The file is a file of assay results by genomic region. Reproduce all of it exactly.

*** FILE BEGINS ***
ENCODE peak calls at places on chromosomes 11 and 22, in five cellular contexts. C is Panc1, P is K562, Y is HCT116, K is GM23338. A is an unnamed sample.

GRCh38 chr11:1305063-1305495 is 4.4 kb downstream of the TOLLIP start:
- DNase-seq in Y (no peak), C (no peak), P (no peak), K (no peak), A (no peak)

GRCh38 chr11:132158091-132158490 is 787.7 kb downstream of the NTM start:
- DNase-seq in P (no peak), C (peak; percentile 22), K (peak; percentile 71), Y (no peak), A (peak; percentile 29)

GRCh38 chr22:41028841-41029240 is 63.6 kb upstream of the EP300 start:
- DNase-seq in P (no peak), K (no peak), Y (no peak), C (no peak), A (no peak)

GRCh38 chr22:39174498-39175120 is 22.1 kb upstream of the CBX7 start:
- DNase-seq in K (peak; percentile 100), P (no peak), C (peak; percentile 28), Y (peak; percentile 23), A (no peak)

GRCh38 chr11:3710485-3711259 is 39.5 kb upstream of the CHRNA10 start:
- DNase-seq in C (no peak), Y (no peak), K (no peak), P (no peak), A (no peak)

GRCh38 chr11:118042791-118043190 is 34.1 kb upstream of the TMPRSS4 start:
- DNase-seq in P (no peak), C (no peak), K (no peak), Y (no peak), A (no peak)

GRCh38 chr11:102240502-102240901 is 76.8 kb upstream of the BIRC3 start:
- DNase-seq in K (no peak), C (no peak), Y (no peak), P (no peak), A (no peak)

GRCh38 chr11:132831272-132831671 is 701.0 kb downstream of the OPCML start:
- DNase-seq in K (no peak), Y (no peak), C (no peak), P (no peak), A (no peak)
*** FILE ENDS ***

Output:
ENCODE peak calls at places on chromosomes 11 and 22, in five cellular contexts. C is Panc1, P is K562, Y is HCT116, K is GM23338. A is an unnamed sample.

GRCh38 chr11:1305063-1305495 is 4.4 kb downstream of the TOLLIP start:
- DNase-seq in Y (no peak), C (no peak), P (no peak), K (no peak), A (no peak)

GRCh38 chr11:132158091-132158490 is 787.7 kb downstream of the NTM start:
- DNase-seq in P (no peak), C (peak; percentile 22), K (peak; percentile 71), Y (no peak), A (peak; percentile 29)

GRCh38 chr22:41028841-41029240 is 63.6 kb upstream of the EP300 start:
- DNase-seq in P (no peak), K (no peak), Y (no peak), C (no peak), A (no peak)

GRCh38 chr22:39174498-39175120 is 22.1 kb upstream of the CBX7 start:
- DNase-seq in K (peak; percentile 100), P (no peak), C (peak; percentile 28), Y (peak; percentile 23), A (no peak)

GRCh38 chr11:3710485-3711259 is 39.5 kb upstream of the CHRNA10 start:
- DNase-seq in C (no peak), Y (no peak), K (no peak), P (no peak), A (no peak)

GRCh38 chr11:118042791-118043190 is 34.1 kb upstream of the TMPRSS4 start:
- DNase-seq in P (no peak), C (no peak), K (no peak), Y (no peak), A (no peak)

GRCh38 chr11:102240502-102240901 is 76.8 kb upstream of the BIRC3 start:
- DNase-seq in K (no peak), C (no peak), Y (no peak), P (no peak), A (no peak)

GRCh38 chr11:132831272-132831671 is 701.0 kb downstream of the OPCML start:
- DNase-seq in K (no peak), Y (no peak), C (no peak), P (no peak), A (no peak)